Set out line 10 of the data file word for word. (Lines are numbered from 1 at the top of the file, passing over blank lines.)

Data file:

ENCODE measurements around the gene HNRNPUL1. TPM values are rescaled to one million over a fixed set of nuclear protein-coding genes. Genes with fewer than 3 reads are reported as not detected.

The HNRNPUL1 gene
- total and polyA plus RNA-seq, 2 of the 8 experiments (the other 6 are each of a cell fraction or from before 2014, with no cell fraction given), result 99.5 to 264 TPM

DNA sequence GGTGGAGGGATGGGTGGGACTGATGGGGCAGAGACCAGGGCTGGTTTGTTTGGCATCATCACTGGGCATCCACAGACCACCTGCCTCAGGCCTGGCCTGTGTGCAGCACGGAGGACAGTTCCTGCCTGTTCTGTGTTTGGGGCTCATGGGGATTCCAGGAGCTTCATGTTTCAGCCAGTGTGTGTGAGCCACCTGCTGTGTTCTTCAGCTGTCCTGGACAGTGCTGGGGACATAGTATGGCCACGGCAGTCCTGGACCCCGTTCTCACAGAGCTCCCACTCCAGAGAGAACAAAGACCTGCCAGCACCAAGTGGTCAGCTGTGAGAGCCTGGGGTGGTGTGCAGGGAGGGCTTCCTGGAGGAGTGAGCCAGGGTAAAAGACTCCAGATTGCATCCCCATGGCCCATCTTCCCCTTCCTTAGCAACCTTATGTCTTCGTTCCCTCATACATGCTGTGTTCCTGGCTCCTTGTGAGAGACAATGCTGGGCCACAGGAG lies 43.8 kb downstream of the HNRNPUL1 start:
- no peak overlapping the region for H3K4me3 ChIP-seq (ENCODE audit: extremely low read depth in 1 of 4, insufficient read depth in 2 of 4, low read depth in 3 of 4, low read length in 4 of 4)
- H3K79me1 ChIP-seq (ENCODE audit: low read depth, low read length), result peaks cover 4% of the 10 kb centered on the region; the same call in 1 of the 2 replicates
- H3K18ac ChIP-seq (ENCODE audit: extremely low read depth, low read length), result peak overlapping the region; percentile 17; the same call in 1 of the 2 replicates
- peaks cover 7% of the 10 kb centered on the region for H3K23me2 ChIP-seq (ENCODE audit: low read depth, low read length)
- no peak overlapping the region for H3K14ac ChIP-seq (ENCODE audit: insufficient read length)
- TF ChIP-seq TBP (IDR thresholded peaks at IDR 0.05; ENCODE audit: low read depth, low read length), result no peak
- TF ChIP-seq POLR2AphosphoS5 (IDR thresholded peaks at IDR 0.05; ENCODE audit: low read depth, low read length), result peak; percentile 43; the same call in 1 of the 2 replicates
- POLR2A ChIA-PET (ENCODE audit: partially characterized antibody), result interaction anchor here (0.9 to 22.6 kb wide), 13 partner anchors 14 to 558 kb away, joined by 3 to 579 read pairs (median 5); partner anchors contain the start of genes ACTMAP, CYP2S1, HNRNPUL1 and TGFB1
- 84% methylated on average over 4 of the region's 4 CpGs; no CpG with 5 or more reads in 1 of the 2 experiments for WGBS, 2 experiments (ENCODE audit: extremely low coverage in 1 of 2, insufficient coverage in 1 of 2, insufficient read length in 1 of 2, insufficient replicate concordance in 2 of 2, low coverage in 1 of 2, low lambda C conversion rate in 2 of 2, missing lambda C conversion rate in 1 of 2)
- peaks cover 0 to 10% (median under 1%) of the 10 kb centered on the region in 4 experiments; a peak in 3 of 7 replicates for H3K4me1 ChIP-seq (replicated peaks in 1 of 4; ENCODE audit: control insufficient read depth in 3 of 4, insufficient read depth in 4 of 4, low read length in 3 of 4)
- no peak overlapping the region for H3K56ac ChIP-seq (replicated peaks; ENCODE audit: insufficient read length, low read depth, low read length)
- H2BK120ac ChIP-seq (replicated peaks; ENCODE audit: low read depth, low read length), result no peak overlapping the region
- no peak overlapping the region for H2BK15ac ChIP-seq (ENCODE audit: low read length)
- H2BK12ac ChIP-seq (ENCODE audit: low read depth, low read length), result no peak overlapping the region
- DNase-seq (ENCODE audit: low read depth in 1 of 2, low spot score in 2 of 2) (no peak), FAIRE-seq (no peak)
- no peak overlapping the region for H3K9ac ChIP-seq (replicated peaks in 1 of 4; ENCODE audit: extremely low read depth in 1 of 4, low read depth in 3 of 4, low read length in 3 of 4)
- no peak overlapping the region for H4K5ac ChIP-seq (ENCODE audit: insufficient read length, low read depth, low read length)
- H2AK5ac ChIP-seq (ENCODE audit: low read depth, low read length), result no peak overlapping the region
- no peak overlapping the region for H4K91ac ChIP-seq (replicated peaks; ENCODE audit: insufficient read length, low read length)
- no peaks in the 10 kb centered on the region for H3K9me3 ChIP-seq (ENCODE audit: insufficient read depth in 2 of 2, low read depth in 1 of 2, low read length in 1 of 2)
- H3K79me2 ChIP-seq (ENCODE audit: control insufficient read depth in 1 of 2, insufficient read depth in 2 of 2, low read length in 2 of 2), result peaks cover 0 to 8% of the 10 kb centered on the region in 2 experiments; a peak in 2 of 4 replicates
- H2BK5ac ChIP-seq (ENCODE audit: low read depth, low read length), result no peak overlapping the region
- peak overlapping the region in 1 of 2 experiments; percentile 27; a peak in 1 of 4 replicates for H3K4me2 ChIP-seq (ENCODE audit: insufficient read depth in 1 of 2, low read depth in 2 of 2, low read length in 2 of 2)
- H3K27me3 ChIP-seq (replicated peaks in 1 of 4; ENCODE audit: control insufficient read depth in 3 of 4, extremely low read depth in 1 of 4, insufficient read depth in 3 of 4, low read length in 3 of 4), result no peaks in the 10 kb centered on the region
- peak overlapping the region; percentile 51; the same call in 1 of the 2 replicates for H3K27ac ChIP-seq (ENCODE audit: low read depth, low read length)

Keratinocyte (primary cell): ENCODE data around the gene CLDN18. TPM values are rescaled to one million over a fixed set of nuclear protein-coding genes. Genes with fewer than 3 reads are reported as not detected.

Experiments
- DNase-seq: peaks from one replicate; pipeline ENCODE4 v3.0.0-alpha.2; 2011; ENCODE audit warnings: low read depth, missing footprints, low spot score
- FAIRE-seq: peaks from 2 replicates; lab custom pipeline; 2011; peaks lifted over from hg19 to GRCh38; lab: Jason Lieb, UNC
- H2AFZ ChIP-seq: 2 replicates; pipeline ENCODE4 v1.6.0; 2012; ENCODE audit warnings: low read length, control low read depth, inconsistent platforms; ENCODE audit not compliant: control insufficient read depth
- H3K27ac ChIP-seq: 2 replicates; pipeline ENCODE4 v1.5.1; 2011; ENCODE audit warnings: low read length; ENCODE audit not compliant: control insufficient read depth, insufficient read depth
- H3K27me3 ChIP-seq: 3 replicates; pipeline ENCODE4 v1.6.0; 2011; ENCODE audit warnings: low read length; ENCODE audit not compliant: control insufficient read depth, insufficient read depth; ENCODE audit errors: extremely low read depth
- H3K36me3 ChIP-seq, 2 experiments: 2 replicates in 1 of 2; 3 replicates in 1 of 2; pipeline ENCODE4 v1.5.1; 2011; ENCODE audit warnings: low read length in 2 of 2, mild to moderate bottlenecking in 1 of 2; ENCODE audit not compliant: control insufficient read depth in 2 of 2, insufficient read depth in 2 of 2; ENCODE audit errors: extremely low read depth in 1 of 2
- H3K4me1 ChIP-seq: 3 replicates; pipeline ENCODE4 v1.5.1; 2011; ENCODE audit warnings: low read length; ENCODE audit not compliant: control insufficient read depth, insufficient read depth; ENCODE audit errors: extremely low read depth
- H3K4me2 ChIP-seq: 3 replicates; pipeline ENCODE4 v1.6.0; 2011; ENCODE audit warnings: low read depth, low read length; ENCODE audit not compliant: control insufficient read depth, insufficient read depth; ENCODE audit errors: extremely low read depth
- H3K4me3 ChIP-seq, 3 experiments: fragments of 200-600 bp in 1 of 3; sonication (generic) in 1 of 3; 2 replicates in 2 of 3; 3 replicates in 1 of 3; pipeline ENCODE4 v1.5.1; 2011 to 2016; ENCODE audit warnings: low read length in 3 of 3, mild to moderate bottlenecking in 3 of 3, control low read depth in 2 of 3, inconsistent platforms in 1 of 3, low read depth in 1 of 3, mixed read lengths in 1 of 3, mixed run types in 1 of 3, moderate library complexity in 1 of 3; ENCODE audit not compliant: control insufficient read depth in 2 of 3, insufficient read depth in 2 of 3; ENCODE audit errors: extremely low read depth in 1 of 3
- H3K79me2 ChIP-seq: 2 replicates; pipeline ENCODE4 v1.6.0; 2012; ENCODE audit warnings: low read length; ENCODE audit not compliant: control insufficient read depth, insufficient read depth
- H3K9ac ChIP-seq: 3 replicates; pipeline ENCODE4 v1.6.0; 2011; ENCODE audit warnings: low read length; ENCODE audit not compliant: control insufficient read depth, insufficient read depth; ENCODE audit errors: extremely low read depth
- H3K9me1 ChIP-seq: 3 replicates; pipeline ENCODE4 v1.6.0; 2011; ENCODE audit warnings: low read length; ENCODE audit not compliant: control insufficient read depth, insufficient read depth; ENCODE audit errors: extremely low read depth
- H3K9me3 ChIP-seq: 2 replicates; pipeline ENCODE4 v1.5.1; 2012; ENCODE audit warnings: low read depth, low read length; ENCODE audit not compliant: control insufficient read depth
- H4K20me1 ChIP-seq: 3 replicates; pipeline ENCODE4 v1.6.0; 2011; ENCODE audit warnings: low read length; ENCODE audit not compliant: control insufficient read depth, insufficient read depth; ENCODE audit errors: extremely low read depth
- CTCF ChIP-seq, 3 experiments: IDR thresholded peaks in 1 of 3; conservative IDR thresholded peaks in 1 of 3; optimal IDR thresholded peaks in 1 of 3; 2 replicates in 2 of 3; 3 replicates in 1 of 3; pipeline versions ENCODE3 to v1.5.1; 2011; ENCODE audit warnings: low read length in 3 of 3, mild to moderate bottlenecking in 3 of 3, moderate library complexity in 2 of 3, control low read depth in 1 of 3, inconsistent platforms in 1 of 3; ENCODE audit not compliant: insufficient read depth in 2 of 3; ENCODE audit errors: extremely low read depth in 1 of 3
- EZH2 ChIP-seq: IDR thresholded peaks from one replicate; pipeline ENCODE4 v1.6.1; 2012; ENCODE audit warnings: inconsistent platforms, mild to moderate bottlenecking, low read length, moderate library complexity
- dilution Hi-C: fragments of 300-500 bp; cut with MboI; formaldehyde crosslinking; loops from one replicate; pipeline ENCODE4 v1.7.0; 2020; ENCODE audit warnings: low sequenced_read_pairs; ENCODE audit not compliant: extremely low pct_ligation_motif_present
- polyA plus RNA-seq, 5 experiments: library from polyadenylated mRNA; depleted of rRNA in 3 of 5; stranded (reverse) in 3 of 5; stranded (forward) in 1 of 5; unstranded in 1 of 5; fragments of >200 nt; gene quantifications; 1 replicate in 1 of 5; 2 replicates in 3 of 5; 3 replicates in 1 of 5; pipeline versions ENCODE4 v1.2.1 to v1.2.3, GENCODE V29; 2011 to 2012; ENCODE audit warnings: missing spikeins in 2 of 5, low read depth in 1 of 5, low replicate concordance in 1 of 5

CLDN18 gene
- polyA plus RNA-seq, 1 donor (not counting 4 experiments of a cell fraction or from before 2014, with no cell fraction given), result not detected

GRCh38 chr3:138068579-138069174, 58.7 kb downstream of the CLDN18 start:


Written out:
- TF ChIP-seq TBP (IDR thresholded peaks at IDR 0.05; ENCODE audit: low read depth, low read length), result no peak